Greece protests to Turkey over boat incident, Ankara denies fault

Greek authorities said a Turkish coast guard vessel rammed the Greek coast guard vessel the Gavdos 090, above, near a couple of uninhabited islets in the Aegean Sea over which the two NATO allies nearly went to war in 1996. (AP)
Updated 13 February 2018
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Greece protests to Turkey over boat incident, Ankara denies fault

ATHENS/ANKARA: Greece complained to Turkey on Tuesday that a Turkish vessel had collided with a Greek coast guard boat off disputed islets in the Aegean Sea, but Turkey denied the Turkish ship was at fault.
The Greek coast guard said in a statement that the incident took place off Imia, known as Kardak in Turkish, at about midnight on Monday.
A Turkish patrol vessel “made some risky maneuvers” striking the left side of the Greek coast guard vessel patrolling the area, and damaging it. There were no injuries, the coast guard said.
Turkey and Greece, NATO allies, have been at odds over a host of issues from ethnically split Cyprus to sovereignty over airspace and overflights.
They came to the brink of war in 1996 in a sovereignty dispute over the islets, but tensions have eased since.
“Dangerous incidents, such as this one, which put human lives in danger, are the result of the escalating and provocative behavior shown increasingly by Turkey in recent days,” the ministry said in a statement.
“Turkey must end the violations of international law and acts that do not contribute in the development of the two countries’ relations.”
Turkey’s ambassador to Athens was also called at the foreign ministry, it said in the statement.
Turkey’s Foreign Ministry denied the Turkish vessel was at fault. It said the Greek statement misled Greece’s own public and that it distorted the truth “as always.”
It said Ankara had in fact contacted Athens regarding the “dangerous maneuvers” by the Greek coast guard, and informed them that Turkey “would not tolerate continuing hostile behavior by the Greek armed forces.”
Tensions between the two countries have been on the rise since a Greek court blocked the extradition of eight Turkish soldiers Ankara accuses of involvement in a failed coup against President Tayyip Erdogan in 2016.


German city of Hamburg ato restrict older diesel vehicles

A car passes a traffic sign showing a ban on diesel cars at the Max-Brauer Allee in downtown Hamburg, Germany, on May 23, 2018. (REUTERS/Fabian Bimmer)
Updated 32 min 22 sec ago
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German city of Hamburg ato restrict older diesel vehicles

  • Diesel bans will affect two streets, non-Euro-6 models
  • Chancellor Angela Merkel’s government has long sought to avoid bans, as has the VDA auto industry lobby representing carmakers such as Volkswagen, Daimler and BMW.

BERLIN: Germany’s second largest city, Hamburg, will ban the most polluting diesel vehicles from two major streets from next week, a move that could spur others to follow suit and raise pressure on carmakers to consider costly vehicle refits.
Hamburg, home to around 1.8 million people, said on Wednesday the ban would start on May 31 and affect diesel models that do not meet the latest Euro-6 emissions standards.
This follows a ruling in February by Germany’s top administrative court that the cities of Stuttgart and Duesseldorf should consider bans for older diesels.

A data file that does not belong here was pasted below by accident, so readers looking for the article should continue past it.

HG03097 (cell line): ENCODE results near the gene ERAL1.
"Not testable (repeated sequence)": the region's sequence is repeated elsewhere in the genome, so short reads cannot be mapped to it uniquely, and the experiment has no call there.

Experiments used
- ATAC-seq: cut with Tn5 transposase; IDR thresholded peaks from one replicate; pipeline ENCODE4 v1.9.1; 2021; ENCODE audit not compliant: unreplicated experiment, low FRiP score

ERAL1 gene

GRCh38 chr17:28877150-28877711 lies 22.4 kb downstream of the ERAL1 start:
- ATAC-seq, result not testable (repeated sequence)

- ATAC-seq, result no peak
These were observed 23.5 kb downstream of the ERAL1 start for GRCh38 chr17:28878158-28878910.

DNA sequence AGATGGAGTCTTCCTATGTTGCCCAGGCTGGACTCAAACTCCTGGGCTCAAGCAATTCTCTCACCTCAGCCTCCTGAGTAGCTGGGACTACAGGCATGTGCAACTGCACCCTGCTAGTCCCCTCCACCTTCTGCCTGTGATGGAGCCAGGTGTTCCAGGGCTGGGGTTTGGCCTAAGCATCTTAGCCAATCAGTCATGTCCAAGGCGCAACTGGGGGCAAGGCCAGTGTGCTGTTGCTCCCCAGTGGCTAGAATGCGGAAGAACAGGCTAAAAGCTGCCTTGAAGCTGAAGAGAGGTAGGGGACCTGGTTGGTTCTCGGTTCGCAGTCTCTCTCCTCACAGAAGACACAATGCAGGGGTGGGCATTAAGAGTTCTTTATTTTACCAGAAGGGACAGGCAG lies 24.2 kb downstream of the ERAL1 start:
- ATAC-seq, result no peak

The detailed publication of that ruling last Friday showed local authorities were entitled to implement targeted bans with immediate effect to bring air pollution levels into line with European Union rules, although curbs affecting wider city areas should only be phased in over time.
Bans on diesel vehicles from city centers are also planned in Paris, Madrid, Mexico City and Athens by 2025, while the mayor of Copenhagen wants to bar new diesel cars from entering the city center as soon as next year.
Since the German ruling was disclosed, the environment minister of Germany’s northernmost state, Schleswig-Holstein, has said banning older diesel vehicles could also be an option for the regional capital Kiel, a city of about 250,000 people.
Chancellor Angela Merkel’s government has long sought to avoid bans, as has the VDA auto industry lobby representing carmakers such as Volkswagen, Daimler and BMW.
Environment Minister Svenja Schulze — a member of the Social Democrats, junior partners in Merkel’s coalition government — urged carmakers to roll out retrofits for diesel cars to lower emissions. “Driving bans like those in Hamburg show how serious the situation is,” she told the Sueddeutsche Zeitung newspaper. “It’s up to the car industry now.”
Levels of nitrogen oxide (NOx) emitted by diesel engines and known to cause respiratory disease should fall significantly as more efficient Euro-6 models are sold and emissions-cleaning software updates take effect, Transport Minister Andreas Scheuer was quoted as saying on Wednesday by the Augsburger Allgemeine newspaper.
The bans in Hamburg affect a section of about 1.6 km (one mile) on Stresemannstrasse, where the restrictions will apply only to commercial vehicles weighing 3.5 tons or more, and a section of about 580 meters on Max-Brauer-Allee, covering all diesel vehicles.
Both thoroughfares are in Altona, a busy district in the west of the city.
Drivers aiming for a destination on the two affected streets, including residents, trash collectors, suppliers and taxis, will be exempt from the restrictions as they are designed to filter out through traffic, a spokesman for Hamburg’s environment and energy department said.
Of the 330,000 diesel cars on Hamburg’s roads, only about 116,000 have the Euro-6 technology that was introduced in 2014, according to local government data.
Police will make random checks and fine drivers of older diesel cars 25 euros ($30) and truck owners up to 75 euros for violating the new rules, he said.